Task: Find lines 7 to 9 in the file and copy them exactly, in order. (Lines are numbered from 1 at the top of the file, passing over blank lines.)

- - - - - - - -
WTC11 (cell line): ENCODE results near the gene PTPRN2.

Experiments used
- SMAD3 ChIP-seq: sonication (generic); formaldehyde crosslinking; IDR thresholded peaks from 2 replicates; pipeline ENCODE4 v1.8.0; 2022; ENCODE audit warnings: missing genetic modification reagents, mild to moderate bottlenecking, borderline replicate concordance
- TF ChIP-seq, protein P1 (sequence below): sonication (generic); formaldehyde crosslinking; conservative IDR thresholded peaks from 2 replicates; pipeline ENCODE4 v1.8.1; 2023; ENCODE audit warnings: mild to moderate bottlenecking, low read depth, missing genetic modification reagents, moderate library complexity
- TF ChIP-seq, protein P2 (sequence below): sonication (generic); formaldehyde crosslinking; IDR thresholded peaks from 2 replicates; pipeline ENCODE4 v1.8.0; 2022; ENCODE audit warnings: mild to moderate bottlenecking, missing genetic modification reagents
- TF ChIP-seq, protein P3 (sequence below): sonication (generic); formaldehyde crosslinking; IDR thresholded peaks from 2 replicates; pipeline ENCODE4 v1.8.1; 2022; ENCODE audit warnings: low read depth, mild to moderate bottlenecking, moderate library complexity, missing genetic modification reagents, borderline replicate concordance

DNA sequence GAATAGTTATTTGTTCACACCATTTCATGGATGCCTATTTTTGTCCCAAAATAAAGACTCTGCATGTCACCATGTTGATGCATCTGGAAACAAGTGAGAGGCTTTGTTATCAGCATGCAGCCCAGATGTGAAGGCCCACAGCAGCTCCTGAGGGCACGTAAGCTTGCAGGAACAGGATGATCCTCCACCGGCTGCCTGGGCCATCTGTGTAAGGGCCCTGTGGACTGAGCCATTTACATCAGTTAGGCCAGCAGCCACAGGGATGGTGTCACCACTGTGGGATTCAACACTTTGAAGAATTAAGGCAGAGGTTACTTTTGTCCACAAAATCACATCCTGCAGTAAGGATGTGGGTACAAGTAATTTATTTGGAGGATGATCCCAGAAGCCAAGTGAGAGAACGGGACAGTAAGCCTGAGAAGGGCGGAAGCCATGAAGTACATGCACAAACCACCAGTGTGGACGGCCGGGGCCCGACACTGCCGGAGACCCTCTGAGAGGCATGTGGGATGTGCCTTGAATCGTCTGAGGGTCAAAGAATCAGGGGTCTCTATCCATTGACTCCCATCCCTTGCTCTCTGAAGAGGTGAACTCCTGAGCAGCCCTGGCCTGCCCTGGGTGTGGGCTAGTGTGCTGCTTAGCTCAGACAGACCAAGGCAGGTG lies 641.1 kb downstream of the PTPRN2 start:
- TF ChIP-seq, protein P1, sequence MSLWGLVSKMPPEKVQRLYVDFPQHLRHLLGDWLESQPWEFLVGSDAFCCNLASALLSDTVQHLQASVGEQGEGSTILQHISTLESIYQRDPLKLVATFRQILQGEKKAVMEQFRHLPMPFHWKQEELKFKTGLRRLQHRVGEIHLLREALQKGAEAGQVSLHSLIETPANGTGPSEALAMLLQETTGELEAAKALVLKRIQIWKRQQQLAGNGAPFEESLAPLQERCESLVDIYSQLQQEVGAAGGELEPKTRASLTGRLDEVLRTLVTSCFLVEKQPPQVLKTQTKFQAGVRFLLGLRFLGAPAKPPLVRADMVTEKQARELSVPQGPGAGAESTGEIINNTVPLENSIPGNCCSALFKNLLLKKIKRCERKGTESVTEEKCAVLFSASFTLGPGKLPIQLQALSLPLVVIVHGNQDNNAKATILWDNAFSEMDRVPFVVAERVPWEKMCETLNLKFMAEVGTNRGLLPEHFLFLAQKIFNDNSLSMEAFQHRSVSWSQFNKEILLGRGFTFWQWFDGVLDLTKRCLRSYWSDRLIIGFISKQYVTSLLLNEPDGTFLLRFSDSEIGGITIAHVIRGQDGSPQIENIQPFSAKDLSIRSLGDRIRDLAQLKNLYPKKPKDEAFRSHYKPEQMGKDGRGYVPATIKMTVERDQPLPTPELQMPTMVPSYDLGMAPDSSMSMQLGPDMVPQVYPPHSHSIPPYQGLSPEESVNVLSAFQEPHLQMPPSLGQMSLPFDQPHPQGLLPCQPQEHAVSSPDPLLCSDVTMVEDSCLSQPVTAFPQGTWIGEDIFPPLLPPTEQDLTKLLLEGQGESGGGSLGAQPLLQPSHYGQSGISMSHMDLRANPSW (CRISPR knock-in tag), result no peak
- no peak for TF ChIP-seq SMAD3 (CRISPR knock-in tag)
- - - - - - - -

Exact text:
DNA sequence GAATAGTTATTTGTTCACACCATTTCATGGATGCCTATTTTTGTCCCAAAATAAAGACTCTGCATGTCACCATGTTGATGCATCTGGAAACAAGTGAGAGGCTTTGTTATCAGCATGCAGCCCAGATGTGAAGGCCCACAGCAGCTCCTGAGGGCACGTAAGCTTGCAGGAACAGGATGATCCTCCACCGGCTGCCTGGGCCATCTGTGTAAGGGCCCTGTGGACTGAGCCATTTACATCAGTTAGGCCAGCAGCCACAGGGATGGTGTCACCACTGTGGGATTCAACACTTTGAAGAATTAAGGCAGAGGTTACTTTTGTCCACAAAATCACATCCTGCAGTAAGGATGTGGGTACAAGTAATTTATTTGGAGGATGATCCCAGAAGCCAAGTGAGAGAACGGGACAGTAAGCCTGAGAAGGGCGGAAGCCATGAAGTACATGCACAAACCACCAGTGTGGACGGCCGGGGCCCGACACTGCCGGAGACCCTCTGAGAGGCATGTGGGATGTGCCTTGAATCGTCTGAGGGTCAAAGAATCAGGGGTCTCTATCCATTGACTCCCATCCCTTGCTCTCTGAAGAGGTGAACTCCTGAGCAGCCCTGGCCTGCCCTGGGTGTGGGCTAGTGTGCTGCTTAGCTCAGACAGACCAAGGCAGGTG lies 641.1 kb downstream of the PTPRN2 start:
- TF ChIP-seq, protein P1, sequence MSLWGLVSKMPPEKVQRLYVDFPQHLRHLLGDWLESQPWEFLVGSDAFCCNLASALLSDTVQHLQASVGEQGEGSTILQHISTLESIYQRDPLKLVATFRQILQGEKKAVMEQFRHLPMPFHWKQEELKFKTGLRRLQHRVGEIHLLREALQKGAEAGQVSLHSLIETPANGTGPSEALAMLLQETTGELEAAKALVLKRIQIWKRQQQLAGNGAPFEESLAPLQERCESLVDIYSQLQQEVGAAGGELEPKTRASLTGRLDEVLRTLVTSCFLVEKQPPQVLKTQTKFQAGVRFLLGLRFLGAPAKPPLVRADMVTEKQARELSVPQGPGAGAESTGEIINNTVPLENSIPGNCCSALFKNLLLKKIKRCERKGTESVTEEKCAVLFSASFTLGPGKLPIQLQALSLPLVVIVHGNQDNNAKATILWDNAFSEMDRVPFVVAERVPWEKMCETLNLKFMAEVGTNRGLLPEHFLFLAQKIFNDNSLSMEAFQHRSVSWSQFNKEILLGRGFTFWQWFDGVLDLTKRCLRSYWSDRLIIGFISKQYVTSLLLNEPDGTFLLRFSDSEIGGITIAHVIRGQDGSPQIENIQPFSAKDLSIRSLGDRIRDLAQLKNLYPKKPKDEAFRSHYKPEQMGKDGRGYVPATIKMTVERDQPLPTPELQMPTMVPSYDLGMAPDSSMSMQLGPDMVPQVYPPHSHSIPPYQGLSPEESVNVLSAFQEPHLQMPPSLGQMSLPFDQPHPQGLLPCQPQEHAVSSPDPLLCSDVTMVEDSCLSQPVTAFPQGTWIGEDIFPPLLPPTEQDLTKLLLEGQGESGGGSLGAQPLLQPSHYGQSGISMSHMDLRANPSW (CRISPR knock-in tag), result no peak
- no peak for TF ChIP-seq SMAD3 (CRISPR knock-in tag)